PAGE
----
LACONIA — Like sand through an hourglass, Weirs Beach has been eroding for decades.
Parks and Recreation Director Kevin Dunleavy wants to reverse that natural process and replenish the beach, but to do so, he first has to navigate the troubled waters of state government.
The state Department of Environmental Services has a complicated set of rules governing the expensive process of restoring what wind and water has cast away.
“The days of backing up dump trucks to the beach and spreading it out are long gone,” Dunleavy said.
He gave a presentation Monday night on the city’s nine years of working with the state on the issue. Council members passed a motion saying they are ready to move toward a solution and instructing City Manager Scott Myers to work with DES leaders for a final resolution.
If the city does nothing, eventually the beach will cease to exist, Dunleavy said.
“I don’t know how long that would take,” he said. “My opinion from what I’ve seen through the years is that there will be a noticeable difference in two to three years. In 15 years, erosion would be clearly evident and the beach will be degraded.
“The sand level is close to the lake level. Eventually the shoreline will migrate to pretty close to where the bathhouse is now.”
Dunleavy said the state’s first priority concerning the beach was to make sure whatever the city does is based on sound engineering practices that will limit further erosion.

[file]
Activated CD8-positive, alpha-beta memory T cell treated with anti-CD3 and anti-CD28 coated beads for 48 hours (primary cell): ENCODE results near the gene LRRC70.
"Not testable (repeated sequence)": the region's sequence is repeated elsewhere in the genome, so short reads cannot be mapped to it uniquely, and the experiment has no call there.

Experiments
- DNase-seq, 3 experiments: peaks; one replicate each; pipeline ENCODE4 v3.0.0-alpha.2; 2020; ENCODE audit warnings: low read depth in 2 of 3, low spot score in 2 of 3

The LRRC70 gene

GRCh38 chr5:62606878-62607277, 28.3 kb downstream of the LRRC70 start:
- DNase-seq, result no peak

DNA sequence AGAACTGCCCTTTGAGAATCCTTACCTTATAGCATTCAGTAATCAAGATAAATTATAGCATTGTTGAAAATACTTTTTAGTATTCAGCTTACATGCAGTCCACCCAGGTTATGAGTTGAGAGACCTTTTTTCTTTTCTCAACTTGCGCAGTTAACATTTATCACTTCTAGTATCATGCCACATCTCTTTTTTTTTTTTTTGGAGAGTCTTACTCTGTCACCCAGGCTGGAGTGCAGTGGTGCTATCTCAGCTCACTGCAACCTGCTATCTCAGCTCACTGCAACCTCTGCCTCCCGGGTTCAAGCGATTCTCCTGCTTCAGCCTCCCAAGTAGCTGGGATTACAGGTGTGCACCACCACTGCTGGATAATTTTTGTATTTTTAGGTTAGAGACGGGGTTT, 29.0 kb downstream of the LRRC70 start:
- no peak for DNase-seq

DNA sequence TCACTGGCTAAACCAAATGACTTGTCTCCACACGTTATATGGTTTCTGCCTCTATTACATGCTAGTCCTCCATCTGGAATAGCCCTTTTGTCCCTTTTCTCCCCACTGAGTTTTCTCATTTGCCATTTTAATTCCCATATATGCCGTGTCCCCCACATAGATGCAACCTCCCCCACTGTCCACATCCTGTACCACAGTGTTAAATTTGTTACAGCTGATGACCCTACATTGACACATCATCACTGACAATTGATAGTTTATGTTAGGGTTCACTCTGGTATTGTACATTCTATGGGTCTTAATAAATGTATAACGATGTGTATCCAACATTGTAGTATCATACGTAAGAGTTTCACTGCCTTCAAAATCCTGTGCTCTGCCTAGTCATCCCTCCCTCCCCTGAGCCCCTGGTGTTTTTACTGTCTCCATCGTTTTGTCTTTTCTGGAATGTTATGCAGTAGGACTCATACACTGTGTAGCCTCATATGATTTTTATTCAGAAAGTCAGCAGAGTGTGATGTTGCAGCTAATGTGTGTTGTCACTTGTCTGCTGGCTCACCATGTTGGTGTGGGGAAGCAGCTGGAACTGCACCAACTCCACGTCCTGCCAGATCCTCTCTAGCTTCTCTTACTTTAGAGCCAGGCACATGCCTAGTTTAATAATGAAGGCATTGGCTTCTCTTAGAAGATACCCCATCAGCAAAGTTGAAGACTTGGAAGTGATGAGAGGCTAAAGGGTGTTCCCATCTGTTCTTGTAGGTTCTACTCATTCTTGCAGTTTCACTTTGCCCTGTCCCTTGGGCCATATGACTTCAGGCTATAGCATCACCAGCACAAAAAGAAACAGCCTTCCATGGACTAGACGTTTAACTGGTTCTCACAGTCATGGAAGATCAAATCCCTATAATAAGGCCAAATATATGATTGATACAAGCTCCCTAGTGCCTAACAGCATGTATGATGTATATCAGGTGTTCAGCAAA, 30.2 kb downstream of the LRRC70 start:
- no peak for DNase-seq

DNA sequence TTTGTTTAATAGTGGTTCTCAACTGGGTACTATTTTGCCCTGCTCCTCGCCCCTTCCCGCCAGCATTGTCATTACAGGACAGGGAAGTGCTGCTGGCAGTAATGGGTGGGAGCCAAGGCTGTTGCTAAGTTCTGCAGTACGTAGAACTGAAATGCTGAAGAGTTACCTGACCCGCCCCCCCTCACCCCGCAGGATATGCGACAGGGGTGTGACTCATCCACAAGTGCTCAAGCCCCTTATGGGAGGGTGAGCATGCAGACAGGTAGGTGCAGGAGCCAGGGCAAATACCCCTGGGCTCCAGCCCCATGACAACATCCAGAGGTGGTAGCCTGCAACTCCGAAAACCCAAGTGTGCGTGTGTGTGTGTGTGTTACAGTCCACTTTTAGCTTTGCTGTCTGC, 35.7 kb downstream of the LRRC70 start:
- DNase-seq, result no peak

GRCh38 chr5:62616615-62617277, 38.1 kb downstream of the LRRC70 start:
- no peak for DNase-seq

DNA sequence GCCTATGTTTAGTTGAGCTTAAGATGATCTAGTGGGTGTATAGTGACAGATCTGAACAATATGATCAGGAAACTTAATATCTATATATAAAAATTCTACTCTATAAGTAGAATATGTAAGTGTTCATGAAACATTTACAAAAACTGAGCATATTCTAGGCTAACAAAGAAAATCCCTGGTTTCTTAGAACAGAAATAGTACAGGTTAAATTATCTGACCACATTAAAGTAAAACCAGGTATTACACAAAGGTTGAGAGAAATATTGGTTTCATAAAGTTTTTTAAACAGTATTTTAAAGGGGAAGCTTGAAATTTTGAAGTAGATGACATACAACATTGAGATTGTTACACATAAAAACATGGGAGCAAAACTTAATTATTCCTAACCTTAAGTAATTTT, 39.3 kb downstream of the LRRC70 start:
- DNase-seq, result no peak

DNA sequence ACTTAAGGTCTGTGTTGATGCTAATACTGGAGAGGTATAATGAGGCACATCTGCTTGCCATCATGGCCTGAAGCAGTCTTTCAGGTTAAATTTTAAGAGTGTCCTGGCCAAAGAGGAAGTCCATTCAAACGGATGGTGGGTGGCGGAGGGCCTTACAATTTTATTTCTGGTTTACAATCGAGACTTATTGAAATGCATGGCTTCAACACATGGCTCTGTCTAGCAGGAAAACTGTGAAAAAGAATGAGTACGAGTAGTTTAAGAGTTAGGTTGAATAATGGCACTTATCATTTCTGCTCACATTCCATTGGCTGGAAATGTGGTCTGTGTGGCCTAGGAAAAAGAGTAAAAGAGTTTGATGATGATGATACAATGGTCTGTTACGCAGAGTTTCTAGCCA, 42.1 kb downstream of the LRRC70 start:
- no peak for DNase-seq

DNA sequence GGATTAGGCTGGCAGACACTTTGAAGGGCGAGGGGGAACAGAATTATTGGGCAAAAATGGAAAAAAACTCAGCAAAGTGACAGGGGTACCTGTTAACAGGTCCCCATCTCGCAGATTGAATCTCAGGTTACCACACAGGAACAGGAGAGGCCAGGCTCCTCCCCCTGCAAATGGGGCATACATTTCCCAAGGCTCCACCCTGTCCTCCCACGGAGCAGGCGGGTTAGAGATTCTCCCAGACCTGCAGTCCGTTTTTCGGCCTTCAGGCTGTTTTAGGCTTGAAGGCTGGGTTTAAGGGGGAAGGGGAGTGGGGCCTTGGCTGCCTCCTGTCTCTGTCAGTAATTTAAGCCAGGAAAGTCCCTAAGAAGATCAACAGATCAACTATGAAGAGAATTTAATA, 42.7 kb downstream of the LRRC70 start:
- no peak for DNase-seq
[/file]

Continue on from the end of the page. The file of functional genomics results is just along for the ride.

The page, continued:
The city retained the Woods Hole Group, a Massachusetts firm with experience in working to mitigate beach erosion.
A $70,000 study contained recommendations for how much sand should be returned, where it should be placed and measures needed to limit further erosion.
The city has set aside $300,000, which could cover further engineering studies and a portion of the ultimate construction costs.
The studies recommended an extension of the jetty that separates the beach from the adjacent boat channel.
Sand is getting around the existing jetty and making its way into the channel, where it could ultimately interfere with navigation.
Any permanent solution would require that sand be moved from near the jetty to back up the beach every couple years.
The beach was put in place in the 1950s. Before that, the lake lapped at the land and there was no big sandy area.
Returning sand to the beach will slightly reduce the size of the lake. The DES mandates that such a reduction be compensated. Potential options for the city could be preservation of land in the area through the creation of a wetland.
Dunleavy said as much as 9,000 cubic yards of sand will be needed to replenish the sand, increasing the width of the beach by 60 to 75 feet.